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does this mean that docker will run on 32 bit systems ?



Not yet, but that's coming very soon. We've been artificially limiting the number of architectures supported to limit the headache of managing cross-arch container images. We're reaching the point where that will no longer be a problem - meanwhile the Docker on Raspberry Pi community is growing restless and we want to make them happy :)


So the software in a container runs on the host-OS and there is no extra OS installed in the container?


There's a sleight of hand going on here.

The boundary between "kernel" and "libraries like libc" is very stable and doesn't change often. That means that often, the kernel distributed by Arch can work reasonably well in an Ubuntu system, and vice versa.

With that in mind: The "ubuntu" image ships the "ubuntu-glibc" and "ubuntu-bash" and "ubuntu-coreutils" and so on, but they continue to work on your Arch host because the system calls don't ever change.

You can't link (say) ubuntu-glibc into arch-bash though, which is why containers are built off of a "base ubuntu image" in the first place.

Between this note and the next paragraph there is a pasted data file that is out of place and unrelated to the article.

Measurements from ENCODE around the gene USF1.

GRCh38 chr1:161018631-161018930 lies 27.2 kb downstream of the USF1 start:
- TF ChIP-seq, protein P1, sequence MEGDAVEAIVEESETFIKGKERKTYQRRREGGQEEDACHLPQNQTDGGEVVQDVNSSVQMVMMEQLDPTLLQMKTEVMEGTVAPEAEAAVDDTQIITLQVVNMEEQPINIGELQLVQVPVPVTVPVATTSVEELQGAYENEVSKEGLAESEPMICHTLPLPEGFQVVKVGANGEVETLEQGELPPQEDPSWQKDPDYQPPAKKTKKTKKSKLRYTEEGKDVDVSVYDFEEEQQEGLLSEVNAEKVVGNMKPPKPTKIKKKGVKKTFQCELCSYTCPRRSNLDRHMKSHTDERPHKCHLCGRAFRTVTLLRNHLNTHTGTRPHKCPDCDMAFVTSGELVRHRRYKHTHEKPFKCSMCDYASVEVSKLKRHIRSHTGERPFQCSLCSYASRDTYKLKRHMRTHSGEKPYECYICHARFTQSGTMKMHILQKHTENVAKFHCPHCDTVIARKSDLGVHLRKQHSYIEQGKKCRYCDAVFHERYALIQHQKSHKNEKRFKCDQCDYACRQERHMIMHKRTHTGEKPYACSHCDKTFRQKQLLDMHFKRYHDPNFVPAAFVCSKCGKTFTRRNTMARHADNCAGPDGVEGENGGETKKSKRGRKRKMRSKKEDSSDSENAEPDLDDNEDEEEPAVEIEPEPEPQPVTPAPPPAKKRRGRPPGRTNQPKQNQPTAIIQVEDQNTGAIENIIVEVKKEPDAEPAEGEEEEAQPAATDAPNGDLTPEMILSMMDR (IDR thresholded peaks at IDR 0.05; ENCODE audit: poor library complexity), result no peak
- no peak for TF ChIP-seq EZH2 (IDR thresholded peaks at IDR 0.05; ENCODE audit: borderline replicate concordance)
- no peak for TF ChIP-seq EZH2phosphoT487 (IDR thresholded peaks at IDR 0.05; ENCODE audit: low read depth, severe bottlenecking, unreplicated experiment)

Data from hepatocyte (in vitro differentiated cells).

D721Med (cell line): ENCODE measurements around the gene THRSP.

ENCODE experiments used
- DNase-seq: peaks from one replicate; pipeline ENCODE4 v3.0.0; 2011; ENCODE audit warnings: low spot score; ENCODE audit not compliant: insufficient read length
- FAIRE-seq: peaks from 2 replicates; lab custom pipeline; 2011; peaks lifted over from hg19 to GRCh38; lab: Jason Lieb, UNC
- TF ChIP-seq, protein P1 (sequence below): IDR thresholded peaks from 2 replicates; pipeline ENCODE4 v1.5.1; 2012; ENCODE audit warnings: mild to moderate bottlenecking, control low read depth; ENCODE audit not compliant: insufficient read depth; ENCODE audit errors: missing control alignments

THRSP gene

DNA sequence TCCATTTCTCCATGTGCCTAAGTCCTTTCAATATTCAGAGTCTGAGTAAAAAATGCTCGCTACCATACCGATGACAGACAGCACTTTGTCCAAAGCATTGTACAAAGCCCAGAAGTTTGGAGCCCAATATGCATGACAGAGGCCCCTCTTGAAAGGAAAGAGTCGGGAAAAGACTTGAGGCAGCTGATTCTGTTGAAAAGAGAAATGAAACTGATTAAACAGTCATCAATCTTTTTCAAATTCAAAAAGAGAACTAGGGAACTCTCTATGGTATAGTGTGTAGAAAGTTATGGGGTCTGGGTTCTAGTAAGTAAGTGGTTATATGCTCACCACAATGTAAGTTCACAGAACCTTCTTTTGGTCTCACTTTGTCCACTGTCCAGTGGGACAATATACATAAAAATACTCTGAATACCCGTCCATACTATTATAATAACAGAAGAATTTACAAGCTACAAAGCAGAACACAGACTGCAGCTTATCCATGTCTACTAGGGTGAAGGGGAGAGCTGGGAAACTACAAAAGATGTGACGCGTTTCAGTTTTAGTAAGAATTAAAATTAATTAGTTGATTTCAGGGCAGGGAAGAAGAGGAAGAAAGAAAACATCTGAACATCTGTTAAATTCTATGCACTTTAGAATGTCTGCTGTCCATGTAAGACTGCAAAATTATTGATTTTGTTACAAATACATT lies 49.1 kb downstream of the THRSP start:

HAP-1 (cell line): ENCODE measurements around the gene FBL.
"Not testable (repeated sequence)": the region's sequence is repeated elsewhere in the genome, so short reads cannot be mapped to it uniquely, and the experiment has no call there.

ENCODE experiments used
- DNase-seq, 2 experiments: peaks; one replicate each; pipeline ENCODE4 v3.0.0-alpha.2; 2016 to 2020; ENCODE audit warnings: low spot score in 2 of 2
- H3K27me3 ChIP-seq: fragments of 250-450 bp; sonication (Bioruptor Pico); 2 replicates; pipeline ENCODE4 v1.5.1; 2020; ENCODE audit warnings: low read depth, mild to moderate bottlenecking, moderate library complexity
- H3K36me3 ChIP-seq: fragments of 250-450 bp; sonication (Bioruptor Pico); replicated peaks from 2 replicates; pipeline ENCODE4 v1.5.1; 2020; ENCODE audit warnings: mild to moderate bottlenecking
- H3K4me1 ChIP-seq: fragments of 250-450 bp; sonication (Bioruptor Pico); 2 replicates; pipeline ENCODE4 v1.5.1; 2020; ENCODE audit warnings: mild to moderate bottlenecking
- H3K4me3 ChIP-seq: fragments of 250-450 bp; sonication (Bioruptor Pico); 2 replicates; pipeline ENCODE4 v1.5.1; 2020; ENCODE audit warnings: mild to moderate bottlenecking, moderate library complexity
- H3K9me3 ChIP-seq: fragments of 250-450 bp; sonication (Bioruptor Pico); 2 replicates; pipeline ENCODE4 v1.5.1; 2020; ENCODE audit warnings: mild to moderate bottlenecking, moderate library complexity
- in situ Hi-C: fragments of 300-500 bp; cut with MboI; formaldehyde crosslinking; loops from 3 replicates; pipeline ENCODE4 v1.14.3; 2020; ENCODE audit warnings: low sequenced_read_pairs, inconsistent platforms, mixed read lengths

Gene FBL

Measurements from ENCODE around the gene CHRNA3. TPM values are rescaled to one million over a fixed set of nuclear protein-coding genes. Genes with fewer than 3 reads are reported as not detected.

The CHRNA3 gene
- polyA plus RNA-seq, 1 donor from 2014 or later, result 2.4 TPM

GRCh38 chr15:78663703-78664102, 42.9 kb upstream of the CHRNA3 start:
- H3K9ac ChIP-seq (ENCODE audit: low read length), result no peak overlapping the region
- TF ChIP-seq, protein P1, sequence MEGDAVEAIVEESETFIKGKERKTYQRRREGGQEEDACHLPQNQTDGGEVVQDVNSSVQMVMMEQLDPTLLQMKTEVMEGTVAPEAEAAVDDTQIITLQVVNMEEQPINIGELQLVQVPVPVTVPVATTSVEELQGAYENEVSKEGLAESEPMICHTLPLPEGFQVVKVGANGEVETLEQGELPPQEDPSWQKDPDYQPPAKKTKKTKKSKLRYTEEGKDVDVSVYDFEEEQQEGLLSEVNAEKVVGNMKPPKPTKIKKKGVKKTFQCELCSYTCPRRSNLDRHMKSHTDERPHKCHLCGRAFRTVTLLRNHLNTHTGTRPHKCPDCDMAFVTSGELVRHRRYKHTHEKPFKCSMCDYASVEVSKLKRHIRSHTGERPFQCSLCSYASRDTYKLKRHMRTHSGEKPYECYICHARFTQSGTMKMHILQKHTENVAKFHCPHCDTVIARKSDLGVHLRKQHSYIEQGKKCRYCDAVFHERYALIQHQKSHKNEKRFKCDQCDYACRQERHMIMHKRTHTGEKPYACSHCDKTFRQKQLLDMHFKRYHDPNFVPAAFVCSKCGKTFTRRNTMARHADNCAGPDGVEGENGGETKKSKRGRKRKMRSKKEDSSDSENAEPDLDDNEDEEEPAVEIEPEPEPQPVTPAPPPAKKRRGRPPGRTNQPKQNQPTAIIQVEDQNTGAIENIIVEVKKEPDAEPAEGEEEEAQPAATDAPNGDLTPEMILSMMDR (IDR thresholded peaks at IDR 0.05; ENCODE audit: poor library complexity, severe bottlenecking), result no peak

ah, so only the host-kernel is used and I have to add (distribution specific) libraries to the container?


Pretty much.

Containers come with their libraries though; you don't have to "add" anything. You'd just apt-get it within the container and it would pull down its dependencies.


This is correct. It uses features of the kernel and modern filesystems for efficient isolation.


For your sake, you better hope there won't be another ARMv7 and also ARMv8 version of Raspberry Pi, too :)


Well, these things exist not raspberry pies. ARM architectures are a pain. Like x86 ones were in the old days (i386, i486). MIPS is even worse.


Docker already runs fine on 32 bit systems if you compile it yourself and remove the check for 64-bit-ness.


Didn't know that - I'll try it!

What happens if you put a 64bit executable in a container they try to run the container on a 32bit machine? Or a Rasberry/Arm device?


When you try to run an executable on an architecture it wasn't designed for, it does not run. But this has nothing to do with docker or Linux.


This, by the way, is the reason we artificially prevent docker from running on multiple archs. If half of the containers you download end up not running on your arch, and there's no elegant way for you to manage that by filtering your results, and producing the same build for multiple archs (and what does it even mean to do that?) - then all of sudden using docker would become much more frustrating.


This sounds like a clothing manufacturer who only makes clothes in black because trying to match colors would be too frustrating for customers. At the end of the day, lots of people have multiarch networks, and don't want to have to choose between using a tool or supporting just one platform. Removing functionality does not make their lives easier.




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